Four unrelated patients with glyceroluria ranging from 7 to 170 mmol/l were studied. The activity of glycerol kinase (GK) in cultured fibroblasts was determined with a specific enzyme assay and with two indirect methods, that is, incorporation into macromolecules of [ 14C] from [ 14C]glycero and its oxidation to [ 14C]CO 2. Exon amplification and RT-PCR were used to identify mutations. In patient 1, with low activity in all three assays, we identified a c.1194A>C (E398D) missense mutation. In patient 2 with a considerable activity of the GK enzyme (22% of reference), oxidation to [ 14C]CO 2 (37%) and a high incorporation of [ 14C] into macromolecules (92%), we identified a c.182T>C (L61P) mutation that causes the enzyme to have a higher K m for glycerol (∼ 300 μM) than normals (2-8 μM). In patient 3, the GK activity estimated by the three different methods ranged from 16 to 22% of reference. Analysis of mRNA from the GK gene revealed three alternatively spliced transcripts. A mutation in intron 3 (g.16835G>A) resulted in an insertion of a cryptic exon between exon 2 or 3 and exon 4. Patient 4 with minor glyceroluria (7 mmol/l) and normal plasma glycerol concentration had normal activity with all three assay methods, thus excluding GK deficiency (GKD) as a cause of slight glyceroluria. To evaluate fully patients with glyceroluria, one needs to measure the GK activity and relate this and the clinical data to genetic findings. Residual enzyme activities in cultured fibroblasts can be found in GKD patients with severe clinical symptoms.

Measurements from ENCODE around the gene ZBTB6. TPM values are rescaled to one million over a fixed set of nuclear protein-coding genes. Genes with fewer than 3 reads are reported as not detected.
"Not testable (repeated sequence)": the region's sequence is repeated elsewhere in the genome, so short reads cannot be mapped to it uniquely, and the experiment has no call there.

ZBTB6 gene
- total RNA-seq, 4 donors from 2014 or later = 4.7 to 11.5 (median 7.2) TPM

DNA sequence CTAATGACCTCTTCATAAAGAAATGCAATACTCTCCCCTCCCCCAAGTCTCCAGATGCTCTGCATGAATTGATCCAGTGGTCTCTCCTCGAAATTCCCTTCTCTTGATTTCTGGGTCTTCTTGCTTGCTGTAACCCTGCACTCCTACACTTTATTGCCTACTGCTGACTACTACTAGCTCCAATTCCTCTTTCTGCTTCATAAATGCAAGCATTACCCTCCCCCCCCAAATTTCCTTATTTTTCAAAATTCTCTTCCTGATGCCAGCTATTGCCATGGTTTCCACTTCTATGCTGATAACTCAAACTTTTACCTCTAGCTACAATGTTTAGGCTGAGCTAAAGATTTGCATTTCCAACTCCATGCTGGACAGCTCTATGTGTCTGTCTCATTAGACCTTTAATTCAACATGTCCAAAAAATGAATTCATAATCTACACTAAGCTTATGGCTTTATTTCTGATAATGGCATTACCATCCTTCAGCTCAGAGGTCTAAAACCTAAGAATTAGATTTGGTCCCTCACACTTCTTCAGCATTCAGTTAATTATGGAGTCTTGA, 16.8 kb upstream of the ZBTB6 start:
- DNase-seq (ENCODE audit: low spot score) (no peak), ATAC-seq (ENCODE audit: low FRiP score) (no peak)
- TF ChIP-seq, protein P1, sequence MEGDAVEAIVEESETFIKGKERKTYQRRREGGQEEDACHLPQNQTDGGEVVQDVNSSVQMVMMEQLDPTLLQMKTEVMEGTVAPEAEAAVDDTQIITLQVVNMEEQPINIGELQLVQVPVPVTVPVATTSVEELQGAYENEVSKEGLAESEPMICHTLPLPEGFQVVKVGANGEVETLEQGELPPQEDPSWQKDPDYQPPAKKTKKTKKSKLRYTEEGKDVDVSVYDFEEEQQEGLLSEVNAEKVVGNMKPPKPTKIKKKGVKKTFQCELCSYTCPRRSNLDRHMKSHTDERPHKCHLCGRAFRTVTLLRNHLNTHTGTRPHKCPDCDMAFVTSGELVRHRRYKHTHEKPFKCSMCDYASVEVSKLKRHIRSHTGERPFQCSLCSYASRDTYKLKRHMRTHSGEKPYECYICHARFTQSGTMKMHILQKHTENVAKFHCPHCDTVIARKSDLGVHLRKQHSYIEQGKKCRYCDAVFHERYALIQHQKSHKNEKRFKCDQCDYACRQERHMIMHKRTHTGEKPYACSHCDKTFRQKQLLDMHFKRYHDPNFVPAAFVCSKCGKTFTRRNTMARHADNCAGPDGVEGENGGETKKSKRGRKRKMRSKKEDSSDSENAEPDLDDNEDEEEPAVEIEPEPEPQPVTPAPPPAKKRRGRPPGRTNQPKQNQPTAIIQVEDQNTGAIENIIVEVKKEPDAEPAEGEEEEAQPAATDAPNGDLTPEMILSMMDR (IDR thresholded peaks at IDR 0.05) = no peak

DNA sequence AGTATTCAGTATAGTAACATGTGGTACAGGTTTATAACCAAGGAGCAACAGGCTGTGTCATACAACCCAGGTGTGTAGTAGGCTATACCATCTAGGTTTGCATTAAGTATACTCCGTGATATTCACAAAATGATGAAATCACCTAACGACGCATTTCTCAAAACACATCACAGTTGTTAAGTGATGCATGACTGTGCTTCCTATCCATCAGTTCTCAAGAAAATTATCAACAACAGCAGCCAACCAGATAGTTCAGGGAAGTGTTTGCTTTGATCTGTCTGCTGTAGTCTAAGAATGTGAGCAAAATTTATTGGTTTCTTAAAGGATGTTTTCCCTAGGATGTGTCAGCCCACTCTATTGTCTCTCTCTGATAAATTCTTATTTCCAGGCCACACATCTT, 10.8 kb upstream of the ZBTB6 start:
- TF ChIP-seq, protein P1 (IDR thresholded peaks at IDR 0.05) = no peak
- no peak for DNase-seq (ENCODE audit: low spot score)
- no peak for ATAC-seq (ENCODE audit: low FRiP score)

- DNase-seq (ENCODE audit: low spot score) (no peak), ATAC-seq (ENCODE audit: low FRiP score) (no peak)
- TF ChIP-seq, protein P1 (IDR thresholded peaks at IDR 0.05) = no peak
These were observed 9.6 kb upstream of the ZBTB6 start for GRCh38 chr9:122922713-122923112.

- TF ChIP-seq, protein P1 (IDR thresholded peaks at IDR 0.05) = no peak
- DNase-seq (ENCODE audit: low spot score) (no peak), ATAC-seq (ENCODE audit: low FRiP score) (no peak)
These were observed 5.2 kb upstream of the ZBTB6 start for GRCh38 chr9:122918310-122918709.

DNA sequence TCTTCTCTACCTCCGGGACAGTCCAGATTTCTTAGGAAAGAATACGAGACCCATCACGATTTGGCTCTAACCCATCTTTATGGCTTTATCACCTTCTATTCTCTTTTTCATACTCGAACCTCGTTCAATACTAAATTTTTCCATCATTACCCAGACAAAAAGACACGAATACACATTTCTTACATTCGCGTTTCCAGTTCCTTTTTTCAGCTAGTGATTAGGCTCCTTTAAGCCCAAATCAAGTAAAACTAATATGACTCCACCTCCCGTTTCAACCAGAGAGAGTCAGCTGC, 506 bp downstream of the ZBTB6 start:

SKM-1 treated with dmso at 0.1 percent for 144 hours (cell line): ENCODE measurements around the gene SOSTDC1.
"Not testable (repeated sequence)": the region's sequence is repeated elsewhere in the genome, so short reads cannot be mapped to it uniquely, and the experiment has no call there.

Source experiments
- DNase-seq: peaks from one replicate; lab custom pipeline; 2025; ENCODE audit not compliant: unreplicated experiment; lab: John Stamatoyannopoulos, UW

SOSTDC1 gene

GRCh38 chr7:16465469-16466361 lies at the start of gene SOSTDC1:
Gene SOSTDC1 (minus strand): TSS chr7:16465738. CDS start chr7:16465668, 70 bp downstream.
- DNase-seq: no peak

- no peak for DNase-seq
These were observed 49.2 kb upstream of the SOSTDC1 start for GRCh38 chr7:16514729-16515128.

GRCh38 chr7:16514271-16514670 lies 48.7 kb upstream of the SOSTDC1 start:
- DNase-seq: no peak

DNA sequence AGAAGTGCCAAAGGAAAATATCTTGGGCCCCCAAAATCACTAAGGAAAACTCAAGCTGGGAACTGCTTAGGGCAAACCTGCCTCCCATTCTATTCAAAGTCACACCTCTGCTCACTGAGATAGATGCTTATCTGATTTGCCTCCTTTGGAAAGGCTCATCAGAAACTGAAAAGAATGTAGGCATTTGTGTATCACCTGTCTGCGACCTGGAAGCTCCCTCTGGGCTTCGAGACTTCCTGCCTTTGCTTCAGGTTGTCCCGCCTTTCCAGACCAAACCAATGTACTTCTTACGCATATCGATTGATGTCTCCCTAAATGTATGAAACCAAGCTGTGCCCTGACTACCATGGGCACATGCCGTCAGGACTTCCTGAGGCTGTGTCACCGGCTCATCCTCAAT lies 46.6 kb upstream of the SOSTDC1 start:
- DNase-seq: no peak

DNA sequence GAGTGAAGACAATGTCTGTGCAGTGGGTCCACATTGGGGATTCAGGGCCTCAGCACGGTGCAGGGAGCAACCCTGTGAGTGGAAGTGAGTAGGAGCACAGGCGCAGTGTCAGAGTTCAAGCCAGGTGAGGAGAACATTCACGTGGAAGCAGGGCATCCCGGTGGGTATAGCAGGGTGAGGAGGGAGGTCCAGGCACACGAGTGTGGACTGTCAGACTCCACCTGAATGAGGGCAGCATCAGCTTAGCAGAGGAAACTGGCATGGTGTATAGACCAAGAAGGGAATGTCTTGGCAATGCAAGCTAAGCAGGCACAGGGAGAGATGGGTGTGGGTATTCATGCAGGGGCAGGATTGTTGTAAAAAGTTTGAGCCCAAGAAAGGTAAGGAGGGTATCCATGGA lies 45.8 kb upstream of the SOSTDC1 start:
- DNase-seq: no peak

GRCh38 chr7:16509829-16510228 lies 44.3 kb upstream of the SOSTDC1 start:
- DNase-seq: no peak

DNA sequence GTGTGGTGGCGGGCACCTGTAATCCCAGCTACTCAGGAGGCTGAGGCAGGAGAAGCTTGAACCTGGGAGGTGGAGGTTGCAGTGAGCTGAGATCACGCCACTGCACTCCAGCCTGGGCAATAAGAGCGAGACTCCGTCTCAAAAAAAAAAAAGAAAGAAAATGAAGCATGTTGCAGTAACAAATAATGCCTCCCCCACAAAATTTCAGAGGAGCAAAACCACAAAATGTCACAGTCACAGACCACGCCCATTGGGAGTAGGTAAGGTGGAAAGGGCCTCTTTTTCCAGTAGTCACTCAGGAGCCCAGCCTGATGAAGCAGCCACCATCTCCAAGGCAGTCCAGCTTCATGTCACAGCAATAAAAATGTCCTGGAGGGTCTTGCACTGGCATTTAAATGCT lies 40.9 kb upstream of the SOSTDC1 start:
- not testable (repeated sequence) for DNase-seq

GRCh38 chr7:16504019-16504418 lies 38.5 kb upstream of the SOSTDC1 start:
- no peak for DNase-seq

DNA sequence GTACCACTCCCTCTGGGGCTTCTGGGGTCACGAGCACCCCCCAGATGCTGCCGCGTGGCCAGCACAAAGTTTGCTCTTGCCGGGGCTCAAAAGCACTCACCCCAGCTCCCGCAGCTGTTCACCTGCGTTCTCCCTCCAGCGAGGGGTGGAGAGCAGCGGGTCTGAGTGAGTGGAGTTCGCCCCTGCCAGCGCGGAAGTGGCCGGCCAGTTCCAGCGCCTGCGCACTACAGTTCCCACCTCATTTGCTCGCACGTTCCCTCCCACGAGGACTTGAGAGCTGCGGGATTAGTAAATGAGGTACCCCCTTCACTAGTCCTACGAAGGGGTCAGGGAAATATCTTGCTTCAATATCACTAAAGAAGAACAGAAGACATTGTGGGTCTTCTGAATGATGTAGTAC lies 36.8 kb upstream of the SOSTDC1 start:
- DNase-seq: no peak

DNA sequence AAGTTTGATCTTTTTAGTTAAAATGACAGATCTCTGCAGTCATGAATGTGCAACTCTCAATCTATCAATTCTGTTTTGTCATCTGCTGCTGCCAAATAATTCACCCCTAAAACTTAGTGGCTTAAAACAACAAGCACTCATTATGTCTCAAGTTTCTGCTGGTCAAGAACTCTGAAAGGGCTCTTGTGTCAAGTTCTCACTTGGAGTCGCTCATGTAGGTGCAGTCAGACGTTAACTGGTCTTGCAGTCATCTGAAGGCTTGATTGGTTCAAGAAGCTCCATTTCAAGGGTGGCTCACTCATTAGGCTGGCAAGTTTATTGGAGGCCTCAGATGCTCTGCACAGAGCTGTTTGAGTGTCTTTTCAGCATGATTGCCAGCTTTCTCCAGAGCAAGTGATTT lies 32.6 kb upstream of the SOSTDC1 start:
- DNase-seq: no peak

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European Journal of Human Genetics
Department of Clinical Genetics

Sjarif, D.R, Hellerud, C, van Amstel, J.K.P, Kleijer, W.J, Sperl, W, Lacombe, D, … Poll-The, B.T. (2004). Glycerol kinase deficiency: Residual activity explained by reduced transcription and enzyme conformation. European Journal of Human Genetics, 12(6), 424–432. doi:10.1038/sj.ejhg.5201172